Wish You Were Here
Magazine Online    The Authority On African-American Conventions, Incentives, & Leisure Travel
Issue: May/June 2018
HOW TO EFFECTIVELY TARGET THE AFRICA-AMERICAN MARKET SEGMENT
By: Victoria Head

We are learning that targeting the African-American market must be done in a genuine way.  Oftentimes, people feel that they can grab a hold of this market because they are African-American, or because they are so used to seeing the cultural norms portrayed on television and they know how to emulate the stereotypes.  Well, today's audience is no longer that easily influenced; they are moved by a message that relates to them empathetically, connecting with their feelings and thoughts.  However, many companies wait until a crisis has occurred and gone viral across the Internet and TV, before they decide to invest in educating themselves in an attempt to begin the healing process with the public.  Companies that are learning to value the multicultural market are the ones that will see a great return because they understand how the market works and the rewarding benefits of tapping into more than one demographic.  Here, some industry professionals share their valuable insight on being successful in this outreach. 

ROBERT BROWN, Consultant/Owner of Resource Marketing

"It's most important for advertisers to understand that the African-American community is made up of very distinguishing segments.  It's important to understand the strength of the African-American market.  However you also need to target a desired segment within the group.  Advertisers need to know where the segment they are trying to reach is located; most African-Americans are located in the southeast and in metropolitan cities.  An advertiser fully understanding their marketplace helps their message get across," advises Brown.

Nielson reports that at 43 million strong, African-American consumers have unique behaviors from the total market.  For example, they're more aggressive consumers of media and they shop more frequently.  Black people watch more television (37%), make more shopping trips (eight), purchase more ethnic beauty and grooming products (nine times more), read more financial magazines (28%) and spend more than twice the time at personal hosted websites than any other group.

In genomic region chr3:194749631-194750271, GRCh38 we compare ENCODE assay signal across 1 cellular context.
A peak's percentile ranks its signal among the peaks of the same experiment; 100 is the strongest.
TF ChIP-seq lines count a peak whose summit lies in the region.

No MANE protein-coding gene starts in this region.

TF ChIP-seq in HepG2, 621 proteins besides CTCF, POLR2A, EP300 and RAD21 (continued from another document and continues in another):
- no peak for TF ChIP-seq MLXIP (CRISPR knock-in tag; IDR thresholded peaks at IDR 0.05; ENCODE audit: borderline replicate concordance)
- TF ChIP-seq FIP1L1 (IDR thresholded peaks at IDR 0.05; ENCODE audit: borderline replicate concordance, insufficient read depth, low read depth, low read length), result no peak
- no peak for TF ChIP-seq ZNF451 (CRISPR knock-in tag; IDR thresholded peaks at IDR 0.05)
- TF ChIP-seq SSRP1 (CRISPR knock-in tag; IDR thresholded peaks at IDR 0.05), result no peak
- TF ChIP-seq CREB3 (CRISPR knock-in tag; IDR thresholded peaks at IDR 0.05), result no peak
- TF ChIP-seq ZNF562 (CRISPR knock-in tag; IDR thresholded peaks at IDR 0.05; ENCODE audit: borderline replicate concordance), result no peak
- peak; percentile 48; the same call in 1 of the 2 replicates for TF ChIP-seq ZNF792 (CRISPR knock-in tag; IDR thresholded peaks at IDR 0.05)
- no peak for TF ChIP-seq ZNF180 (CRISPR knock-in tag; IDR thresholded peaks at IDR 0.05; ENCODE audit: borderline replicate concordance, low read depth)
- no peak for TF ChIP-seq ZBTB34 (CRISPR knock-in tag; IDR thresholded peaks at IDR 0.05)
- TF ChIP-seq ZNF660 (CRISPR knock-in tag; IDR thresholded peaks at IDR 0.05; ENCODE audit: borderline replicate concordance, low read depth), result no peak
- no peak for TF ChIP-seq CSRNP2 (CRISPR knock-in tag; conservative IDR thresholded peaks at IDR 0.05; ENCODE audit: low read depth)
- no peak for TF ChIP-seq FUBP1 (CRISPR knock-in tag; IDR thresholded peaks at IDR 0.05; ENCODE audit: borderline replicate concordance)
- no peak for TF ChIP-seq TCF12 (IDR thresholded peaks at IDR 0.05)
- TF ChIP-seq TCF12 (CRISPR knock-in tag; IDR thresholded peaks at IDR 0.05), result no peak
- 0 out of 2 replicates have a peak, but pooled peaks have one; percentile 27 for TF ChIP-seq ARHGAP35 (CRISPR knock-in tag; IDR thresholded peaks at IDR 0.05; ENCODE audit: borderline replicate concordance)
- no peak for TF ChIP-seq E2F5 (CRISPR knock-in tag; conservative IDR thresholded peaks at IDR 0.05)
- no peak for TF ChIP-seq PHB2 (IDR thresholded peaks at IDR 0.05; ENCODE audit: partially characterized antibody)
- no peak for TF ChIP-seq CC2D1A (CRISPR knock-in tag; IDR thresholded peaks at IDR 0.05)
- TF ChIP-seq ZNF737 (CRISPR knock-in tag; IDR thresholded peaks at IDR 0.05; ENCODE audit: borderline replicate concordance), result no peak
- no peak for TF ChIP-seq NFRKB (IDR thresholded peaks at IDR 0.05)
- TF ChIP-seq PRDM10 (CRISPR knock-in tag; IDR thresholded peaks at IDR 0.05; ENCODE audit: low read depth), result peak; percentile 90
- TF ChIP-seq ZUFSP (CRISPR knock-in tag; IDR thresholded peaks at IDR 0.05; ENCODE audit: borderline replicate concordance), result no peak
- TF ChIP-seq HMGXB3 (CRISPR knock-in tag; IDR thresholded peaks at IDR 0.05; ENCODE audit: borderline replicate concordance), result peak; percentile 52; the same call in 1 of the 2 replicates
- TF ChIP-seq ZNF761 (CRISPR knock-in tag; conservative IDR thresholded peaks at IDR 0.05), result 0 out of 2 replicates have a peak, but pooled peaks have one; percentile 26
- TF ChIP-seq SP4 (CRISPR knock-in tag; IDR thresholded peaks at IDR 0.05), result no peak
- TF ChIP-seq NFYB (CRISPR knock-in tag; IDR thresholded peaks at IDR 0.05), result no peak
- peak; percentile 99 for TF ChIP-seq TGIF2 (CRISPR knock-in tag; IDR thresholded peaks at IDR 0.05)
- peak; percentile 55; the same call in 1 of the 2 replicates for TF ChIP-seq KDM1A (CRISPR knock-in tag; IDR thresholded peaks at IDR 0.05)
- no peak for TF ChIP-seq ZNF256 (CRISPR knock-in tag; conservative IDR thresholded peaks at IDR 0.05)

"Learning about a desired consumers behavior allows advertisers to see them as opportunity markets.  If their need is high, but access is low, that may be a great segment to market your product to.  Additionally, companies in this industry need to be sure they are talking to their desired consumers and not at them.  Talking at them is when your advertisement relays no sensitivity to things that are important to your audience and it becomes obvious that you are unable to truly relate.  Talking to them means you humanize the Black experience, which helps them know that "I'm thinking about you, I'm empathetic to you and I understand you.  Music is always a good way to reach people and Black people have a big connection to music; it matters culturally to us.  As listed in the Nielson report, television is high with African-Americans.  Festivals, be they neighborhood, destination, or music are very attractive also," reports Brown.

ALBERT TUCKER, Greater Fort Lauderdale CVB

Albert Tucker is highly fond of the personal approach.  He feels that it's important to invest time and energy in learning all he can about the conferences, conventions and religious groups that his city desires to accommodate.  "The main thing that I do," says Tucker, "is make it a point to begin a personal relationship with them.  When I'm interacting with an individual that is looking for their next destination for an upcoming event, I make it a point to learn a little about them from a personal standpoint; what are some of their interests, what their specific role is in the planning procedure, their desired outcome for this venture.  My national sales manager Angela, attends the various African-American meetings and conventions in representation of our CVB.  This enables us to also reach out to the religious market.

When planning a FAM tour I invite the organizers to activities in Greater Fort Lauderdale that I think would be of interest to them.  We have a major music element here called Jazz in the Gardens.  I'll invite an organization's meeting planners and decision makers to that activity.  We also highlight our Convention Center and put them in one of our best hotels, namely the Westin Diplomat Hotel.  

"I always tell people that you have to put your money where your mouth is.  In order to keep our destination before the African-American market, I really focus on making sure that we spend our dollars utilizing the market that's going to get the word out to Black meeting planners and suppliers.   Greater Fort Lauderdale CVB advertises in Black Meetings and Tourism magazine, Black Enterprise and Pathfinders.  The African-American audience that we are interested in traditionally reads these magazines as their culture is highlighted and they feel connected to them.